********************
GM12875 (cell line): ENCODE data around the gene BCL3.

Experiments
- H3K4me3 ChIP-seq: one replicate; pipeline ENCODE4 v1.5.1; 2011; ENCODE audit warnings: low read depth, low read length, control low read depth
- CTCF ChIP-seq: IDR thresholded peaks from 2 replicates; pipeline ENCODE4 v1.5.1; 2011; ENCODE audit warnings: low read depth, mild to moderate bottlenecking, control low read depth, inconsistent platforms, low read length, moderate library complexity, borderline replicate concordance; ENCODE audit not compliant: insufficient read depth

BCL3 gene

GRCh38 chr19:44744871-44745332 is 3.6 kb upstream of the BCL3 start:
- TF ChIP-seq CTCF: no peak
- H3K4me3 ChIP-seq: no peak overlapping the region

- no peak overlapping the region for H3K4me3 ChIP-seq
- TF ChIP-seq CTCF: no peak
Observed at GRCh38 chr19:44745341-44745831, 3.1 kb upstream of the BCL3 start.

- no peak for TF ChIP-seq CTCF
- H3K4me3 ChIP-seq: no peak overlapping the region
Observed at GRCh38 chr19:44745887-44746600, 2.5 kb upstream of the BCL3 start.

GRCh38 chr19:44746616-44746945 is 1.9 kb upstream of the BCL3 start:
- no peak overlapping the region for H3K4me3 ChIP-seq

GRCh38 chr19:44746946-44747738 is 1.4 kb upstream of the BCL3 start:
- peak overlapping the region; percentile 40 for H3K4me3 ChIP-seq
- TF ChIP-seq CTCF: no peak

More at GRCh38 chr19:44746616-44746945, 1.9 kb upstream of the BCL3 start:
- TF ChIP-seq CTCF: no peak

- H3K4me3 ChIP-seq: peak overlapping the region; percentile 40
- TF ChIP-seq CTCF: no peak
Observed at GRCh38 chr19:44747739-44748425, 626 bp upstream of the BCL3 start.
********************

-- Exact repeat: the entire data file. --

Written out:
GM12875 (cell line): ENCODE data around the gene BCL3.

Experiments
- H3K4me3 ChIP-seq: one replicate; pipeline ENCODE4 v1.5.1; 2011; ENCODE audit warnings: low read depth, low read length, control low read depth
- CTCF ChIP-seq: IDR thresholded peaks from 2 replicates; pipeline ENCODE4 v1.5.1; 2011; ENCODE audit warnings: low read depth, mild to moderate bottlenecking, control low read depth, inconsistent platforms, low read length, moderate library complexity, borderline replicate concordance; ENCODE audit not compliant: insufficient read depth

BCL3 gene

GRCh38 chr19:44744871-44745332 is 3.6 kb upstream of the BCL3 start:
- TF ChIP-seq CTCF: no peak
- H3K4me3 ChIP-seq: no peak overlapping the region

- no peak overlapping the region for H3K4me3 ChIP-seq
- TF ChIP-seq CTCF: no peak
Observed at GRCh38 chr19:44745341-44745831, 3.1 kb upstream of the BCL3 start.

- no peak for TF ChIP-seq CTCF
- H3K4me3 ChIP-seq: no peak overlapping the region
Observed at GRCh38 chr19:44745887-44746600, 2.5 kb upstream of the BCL3 start.

GRCh38 chr19:44746616-44746945 is 1.9 kb upstream of the BCL3 start:
- no peak overlapping the region for H3K4me3 ChIP-seq

GRCh38 chr19:44746946-44747738 is 1.4 kb upstream of the BCL3 start:
- peak overlapping the region; percentile 40 for H3K4me3 ChIP-seq
- TF ChIP-seq CTCF: no peak

More at GRCh38 chr19:44746616-44746945, 1.9 kb upstream of the BCL3 start:
- TF ChIP-seq CTCF: no peak

- H3K4me3 ChIP-seq: peak overlapping the region; percentile 40
- TF ChIP-seq CTCF: no peak
Observed at GRCh38 chr19:44747739-44748425, 626 bp upstream of the BCL3 start.